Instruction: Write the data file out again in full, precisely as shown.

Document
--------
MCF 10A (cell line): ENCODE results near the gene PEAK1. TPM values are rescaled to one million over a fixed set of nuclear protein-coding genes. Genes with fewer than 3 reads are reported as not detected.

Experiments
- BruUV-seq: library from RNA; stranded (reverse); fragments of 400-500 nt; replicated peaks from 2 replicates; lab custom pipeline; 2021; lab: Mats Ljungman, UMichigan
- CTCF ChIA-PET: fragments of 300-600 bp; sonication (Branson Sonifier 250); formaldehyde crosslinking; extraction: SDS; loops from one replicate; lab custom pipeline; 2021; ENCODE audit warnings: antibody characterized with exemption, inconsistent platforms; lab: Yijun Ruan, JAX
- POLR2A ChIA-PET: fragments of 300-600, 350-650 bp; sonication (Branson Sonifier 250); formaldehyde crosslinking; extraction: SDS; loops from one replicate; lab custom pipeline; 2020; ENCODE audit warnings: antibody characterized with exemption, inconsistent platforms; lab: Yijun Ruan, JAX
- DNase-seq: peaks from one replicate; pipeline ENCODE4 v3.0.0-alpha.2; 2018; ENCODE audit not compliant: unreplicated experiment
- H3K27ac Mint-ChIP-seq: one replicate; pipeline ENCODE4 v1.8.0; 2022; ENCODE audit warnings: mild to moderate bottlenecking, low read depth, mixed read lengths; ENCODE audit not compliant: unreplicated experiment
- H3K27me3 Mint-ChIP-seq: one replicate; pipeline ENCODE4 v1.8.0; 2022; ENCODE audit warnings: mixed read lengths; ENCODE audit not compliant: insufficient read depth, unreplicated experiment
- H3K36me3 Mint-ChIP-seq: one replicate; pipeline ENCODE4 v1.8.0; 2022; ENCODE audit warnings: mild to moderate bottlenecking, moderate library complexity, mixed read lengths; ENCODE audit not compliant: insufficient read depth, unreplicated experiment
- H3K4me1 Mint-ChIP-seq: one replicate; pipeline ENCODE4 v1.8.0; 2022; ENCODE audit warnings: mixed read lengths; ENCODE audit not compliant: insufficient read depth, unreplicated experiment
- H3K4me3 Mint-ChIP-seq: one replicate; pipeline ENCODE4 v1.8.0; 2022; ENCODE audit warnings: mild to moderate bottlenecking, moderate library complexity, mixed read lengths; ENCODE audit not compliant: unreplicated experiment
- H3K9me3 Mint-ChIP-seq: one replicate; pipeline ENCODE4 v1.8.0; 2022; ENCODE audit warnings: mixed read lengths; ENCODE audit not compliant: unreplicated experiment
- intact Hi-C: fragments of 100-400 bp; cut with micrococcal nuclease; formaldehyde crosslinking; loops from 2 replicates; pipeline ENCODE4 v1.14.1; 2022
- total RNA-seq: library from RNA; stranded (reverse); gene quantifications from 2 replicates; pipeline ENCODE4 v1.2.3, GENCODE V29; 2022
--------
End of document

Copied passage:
MCF 10A (cell line): ENCODE results near the gene PEAK1. TPM values are rescaled to one million over a fixed set of nuclear protein-coding genes. Genes with fewer than 3 reads are reported as not detected.

Experiments
- BruUV-seq: library from RNA; stranded (reverse); fragments of 400-500 nt; replicated peaks from 2 replicates; lab custom pipeline; 2021; lab: Mats Ljungman, UMichigan
- CTCF ChIA-PET: fragments of 300-600 bp; sonication (Branson Sonifier 250); formaldehyde crosslinking; extraction: SDS; loops from one replicate; lab custom pipeline; 2021; ENCODE audit warnings: antibody characterized with exemption, inconsistent platforms; lab: Yijun Ruan, JAX
- POLR2A ChIA-PET: fragments of 300-600, 350-650 bp; sonication (Branson Sonifier 250); formaldehyde crosslinking; extraction: SDS; loops from one replicate; lab custom pipeline; 2020; ENCODE audit warnings: antibody characterized with exemption, inconsistent platforms; lab: Yijun Ruan, JAX
- DNase-seq: peaks from one replicate; pipeline ENCODE4 v3.0.0-alpha.2; 2018; ENCODE audit not compliant: unreplicated experiment
- H3K27ac Mint-ChIP-seq: one replicate; pipeline ENCODE4 v1.8.0; 2022; ENCODE audit warnings: mild to moderate bottlenecking, low read depth, mixed read lengths; ENCODE audit not compliant: unreplicated experiment
- H3K27me3 Mint-ChIP-seq: one replicate; pipeline ENCODE4 v1.8.0; 2022; ENCODE audit warnings: mixed read lengths; ENCODE audit not compliant: insufficient read depth, unreplicated experiment
- H3K36me3 Mint-ChIP-seq: one replicate; pipeline ENCODE4 v1.8.0; 2022; ENCODE audit warnings: mild to moderate bottlenecking, moderate library complexity, mixed read lengths; ENCODE audit not compliant: insufficient read depth, unreplicated experiment
- H3K4me1 Mint-ChIP-seq: one replicate; pipeline ENCODE4 v1.8.0; 2022; ENCODE audit warnings: mixed read lengths; ENCODE audit not compliant: insufficient read depth, unreplicated experiment
- H3K4me3 Mint-ChIP-seq: one replicate; pipeline ENCODE4 v1.8.0; 2022; ENCODE audit warnings: mild to moderate bottlenecking, moderate library complexity, mixed read lengths; ENCODE audit not compliant: unreplicated experiment
- H3K9me3 Mint-ChIP-seq: one replicate; pipeline ENCODE4 v1.8.0; 2022; ENCODE audit warnings: mixed read lengths; ENCODE audit not compliant: unreplicated experiment
- intact Hi-C: fragments of 100-400 bp; cut with micrococcal nuclease; formaldehyde crosslinking; loops from 2 replicates; pipeline ENCODE4 v1.14.1; 2022
- total RNA-seq: library from RNA; stranded (reverse); gene quantifications from 2 replicates; pipeline ENCODE4 v1.2.3, GENCODE V29; 2022